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Using traveltime relations, I generated synthetic constant offset
sections that contain events reflected from plane reflectors. The velocity
is 2000 m/s. I chose five offsets ranging from 0 to 2000 m. The
dips of the reflectors vary from 0 to 80 degrees in increments of 20
degrees. I assume that these sections can be
processed with spherical divergence and attenuation corrections
so that the peak amplitudes of the wavelets are proportional
to the reflection coefficients at the depth points
from which these wavelets were reflected.
It is important to preserve this proportionality after NMO and DMO corrections.
In my examples, I further assume that the reflection coefficients
are constant along the reflectors and are independent of the angles of rays.
(Although this assumption is unrealistic, it simplifies the explanation
of the results.) In accordance with these assumptions, the ideal outputs of the DMO
operator should have a constant peak value for all the wavelets.
Figure displays constant offset sections with a fixed offset
of 2000 meters. The top panel shows the result after the NMO corrections:
the peak amplitudes of the wavelets should be constant.
This is because NMO is a time-stretching operation that changes the shapes of
wavelets but not their peak values.
The middle panel shows the output of Hale's DMO operator: the amplitudes
of the wavelets decrease as the dips of the reflector increase.
Because the sections are small windows near the centers of large sections,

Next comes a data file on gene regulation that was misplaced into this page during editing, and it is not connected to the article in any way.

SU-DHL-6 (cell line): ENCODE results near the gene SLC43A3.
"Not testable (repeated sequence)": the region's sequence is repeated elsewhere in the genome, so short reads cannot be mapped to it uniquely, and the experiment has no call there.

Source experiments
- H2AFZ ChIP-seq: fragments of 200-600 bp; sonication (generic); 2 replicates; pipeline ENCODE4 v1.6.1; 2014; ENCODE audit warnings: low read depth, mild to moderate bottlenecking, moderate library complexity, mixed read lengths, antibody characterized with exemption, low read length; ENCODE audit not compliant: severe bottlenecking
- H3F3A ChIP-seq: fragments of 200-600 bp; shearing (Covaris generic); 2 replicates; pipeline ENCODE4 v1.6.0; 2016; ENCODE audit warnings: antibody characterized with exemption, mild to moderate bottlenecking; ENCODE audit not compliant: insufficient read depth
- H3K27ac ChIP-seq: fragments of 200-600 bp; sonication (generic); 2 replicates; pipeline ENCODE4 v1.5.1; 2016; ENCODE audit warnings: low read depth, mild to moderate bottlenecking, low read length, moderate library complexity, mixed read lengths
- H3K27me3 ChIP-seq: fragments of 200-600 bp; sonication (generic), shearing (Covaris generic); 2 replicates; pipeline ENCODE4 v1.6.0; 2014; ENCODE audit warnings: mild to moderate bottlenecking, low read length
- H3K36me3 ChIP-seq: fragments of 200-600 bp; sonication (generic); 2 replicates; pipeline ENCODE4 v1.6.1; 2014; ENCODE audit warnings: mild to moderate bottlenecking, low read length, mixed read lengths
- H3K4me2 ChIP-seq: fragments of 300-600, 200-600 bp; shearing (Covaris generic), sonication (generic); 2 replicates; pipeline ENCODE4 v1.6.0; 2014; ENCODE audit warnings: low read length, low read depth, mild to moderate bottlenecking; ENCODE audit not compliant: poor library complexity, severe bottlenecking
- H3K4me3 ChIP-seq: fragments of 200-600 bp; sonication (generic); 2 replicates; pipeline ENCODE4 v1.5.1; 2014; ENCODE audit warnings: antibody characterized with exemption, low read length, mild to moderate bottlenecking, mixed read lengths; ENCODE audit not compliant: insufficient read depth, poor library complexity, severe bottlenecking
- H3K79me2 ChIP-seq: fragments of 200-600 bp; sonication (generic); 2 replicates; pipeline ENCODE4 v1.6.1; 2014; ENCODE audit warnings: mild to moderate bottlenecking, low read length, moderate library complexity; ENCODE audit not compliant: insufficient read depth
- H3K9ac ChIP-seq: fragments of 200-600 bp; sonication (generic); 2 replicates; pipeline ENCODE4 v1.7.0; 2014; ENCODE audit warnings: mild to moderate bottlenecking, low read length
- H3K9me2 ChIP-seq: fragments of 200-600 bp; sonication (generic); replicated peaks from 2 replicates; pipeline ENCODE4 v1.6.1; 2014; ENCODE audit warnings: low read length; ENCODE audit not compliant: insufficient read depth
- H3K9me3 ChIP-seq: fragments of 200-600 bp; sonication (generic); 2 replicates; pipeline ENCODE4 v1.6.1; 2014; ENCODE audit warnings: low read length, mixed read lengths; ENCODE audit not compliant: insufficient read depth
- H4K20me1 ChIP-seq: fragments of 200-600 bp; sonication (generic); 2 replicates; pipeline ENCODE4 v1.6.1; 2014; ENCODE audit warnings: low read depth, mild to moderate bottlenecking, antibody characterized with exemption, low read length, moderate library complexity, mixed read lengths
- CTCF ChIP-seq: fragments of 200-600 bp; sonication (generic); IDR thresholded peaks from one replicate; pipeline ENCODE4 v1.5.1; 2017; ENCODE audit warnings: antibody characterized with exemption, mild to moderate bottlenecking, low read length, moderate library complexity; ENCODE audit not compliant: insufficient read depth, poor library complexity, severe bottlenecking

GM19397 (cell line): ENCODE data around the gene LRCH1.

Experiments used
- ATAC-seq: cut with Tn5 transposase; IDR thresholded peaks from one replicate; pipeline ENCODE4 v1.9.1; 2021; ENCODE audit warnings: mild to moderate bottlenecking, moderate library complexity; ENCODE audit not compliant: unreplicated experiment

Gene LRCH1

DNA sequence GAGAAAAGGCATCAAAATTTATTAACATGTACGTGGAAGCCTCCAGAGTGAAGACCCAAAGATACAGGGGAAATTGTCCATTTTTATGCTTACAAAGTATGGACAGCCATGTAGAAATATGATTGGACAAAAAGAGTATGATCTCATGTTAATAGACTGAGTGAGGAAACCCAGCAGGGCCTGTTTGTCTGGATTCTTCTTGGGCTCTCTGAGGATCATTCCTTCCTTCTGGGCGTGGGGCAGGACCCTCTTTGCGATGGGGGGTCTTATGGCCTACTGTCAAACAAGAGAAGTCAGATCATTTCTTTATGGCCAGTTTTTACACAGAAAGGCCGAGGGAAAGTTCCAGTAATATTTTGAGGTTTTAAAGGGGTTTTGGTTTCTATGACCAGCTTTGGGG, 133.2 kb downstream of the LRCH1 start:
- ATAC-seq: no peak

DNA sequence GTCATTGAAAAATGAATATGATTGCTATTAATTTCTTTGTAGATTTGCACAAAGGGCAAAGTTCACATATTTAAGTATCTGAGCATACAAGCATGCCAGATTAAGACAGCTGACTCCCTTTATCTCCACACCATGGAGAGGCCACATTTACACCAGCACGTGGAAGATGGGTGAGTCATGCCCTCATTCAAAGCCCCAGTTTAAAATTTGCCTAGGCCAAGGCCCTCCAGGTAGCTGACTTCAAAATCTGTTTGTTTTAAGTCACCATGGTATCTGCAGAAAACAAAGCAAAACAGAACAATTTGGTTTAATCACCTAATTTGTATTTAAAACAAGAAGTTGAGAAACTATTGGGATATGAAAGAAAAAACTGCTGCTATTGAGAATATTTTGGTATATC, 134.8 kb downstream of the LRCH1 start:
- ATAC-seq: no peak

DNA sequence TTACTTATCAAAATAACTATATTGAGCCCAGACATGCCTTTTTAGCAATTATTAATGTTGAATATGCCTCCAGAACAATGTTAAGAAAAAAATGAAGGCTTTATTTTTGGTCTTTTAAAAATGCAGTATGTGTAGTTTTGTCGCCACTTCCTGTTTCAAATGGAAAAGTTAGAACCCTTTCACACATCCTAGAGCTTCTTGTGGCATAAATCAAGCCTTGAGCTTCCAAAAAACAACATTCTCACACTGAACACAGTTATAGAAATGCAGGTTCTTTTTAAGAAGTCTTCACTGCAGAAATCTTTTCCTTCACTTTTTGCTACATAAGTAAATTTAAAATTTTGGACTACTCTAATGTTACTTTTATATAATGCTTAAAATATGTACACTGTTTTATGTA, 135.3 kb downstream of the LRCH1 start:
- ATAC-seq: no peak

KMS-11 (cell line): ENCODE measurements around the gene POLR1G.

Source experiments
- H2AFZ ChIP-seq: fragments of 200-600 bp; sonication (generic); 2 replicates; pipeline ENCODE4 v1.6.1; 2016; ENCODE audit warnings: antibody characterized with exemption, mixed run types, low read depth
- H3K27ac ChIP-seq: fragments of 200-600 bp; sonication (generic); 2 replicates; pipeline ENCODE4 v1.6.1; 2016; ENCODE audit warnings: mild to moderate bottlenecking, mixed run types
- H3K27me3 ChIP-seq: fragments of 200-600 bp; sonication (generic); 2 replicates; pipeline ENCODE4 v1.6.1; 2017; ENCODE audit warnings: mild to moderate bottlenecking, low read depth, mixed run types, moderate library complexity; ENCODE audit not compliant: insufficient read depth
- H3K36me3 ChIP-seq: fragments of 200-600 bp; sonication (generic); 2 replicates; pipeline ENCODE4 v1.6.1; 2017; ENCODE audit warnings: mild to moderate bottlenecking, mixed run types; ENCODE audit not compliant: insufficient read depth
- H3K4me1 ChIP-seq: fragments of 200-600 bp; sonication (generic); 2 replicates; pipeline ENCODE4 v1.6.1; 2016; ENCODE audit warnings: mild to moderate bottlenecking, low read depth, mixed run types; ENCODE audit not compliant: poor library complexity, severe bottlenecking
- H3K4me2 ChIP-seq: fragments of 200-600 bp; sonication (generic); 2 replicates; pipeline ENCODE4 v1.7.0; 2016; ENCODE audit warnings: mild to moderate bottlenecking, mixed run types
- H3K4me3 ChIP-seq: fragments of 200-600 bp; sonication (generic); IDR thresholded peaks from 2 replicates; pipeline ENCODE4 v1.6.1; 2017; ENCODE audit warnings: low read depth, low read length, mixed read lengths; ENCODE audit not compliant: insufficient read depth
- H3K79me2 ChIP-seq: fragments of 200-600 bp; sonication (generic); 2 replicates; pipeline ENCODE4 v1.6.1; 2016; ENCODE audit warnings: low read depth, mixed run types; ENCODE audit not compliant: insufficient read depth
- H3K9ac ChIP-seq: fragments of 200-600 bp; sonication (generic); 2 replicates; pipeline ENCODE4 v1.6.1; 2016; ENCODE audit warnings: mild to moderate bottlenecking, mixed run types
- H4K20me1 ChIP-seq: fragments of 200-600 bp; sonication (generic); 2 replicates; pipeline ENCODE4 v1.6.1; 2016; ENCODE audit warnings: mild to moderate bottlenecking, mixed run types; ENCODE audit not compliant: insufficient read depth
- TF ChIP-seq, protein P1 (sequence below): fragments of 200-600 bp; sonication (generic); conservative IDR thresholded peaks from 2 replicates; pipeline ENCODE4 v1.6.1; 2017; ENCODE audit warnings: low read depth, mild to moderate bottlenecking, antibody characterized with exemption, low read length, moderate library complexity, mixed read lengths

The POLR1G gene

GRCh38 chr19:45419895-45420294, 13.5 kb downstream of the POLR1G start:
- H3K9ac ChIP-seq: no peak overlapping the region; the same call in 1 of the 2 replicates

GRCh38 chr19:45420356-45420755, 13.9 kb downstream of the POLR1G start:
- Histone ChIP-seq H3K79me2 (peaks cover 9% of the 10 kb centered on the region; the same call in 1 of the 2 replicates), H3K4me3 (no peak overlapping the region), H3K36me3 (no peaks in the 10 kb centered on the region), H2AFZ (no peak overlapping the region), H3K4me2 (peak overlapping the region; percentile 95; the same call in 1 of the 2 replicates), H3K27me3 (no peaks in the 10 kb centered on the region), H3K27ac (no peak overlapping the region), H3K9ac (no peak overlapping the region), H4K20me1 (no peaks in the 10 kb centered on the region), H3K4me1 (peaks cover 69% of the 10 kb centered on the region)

the possibility of boundary effects can be ruled out.
Therefore, we can conclude that this operator attenuates events with large dips.
The bottom panel shows the result after applying uniform-amplitude
DMO operator: the peak amplitudes of the wavelets are constant.

**nmodmodip
**

Figure 2 Common offset sections. Top: after NMO correction; middle: after the
conventional DMO correction; bottom: after the uniform-amplitude DMO
correction. The offset is 2000 meters, and the dips of the reflectors
are 0, 20, 40, 60, 80 degrees.

A better way to visualize the contrast between the outputs of the two DMO
operators is to plot the peak amplitude of the wavelets
as a function of offset and dip, as shown in
Figures a and b.
Evidently, uniform-amplitude DMO works as suggested. The
amplitude curves are almost constant for all dips and offsets.
With Hale's DMO, however, the amplitude curves drop down to about 50%
when the dip is 80 degrees or the offset is 2000 meters.

**ampvall
**

Figure 3 The peak amplitude of the wavelets as the function of (a) the dip of
a reflector with an offset of 2000 meters, (b) the offset of the experiment with
a dip angle of 60 degrees. The samples are picked from the wavelets
at the centers of the sections.
The circles indicate samples
associated with uniform-amplitude DMO;
the squares indicate samples
associated with conventional DMO. The continuous curves are calculated
with the analytical formulae of Black and Schleichor (1990).

** Next:** Conclusions
** Up:** Zhang: DMO
** Previous:** DEFINITIONS OF DMO
Stanford Exploration Project

12/18/1997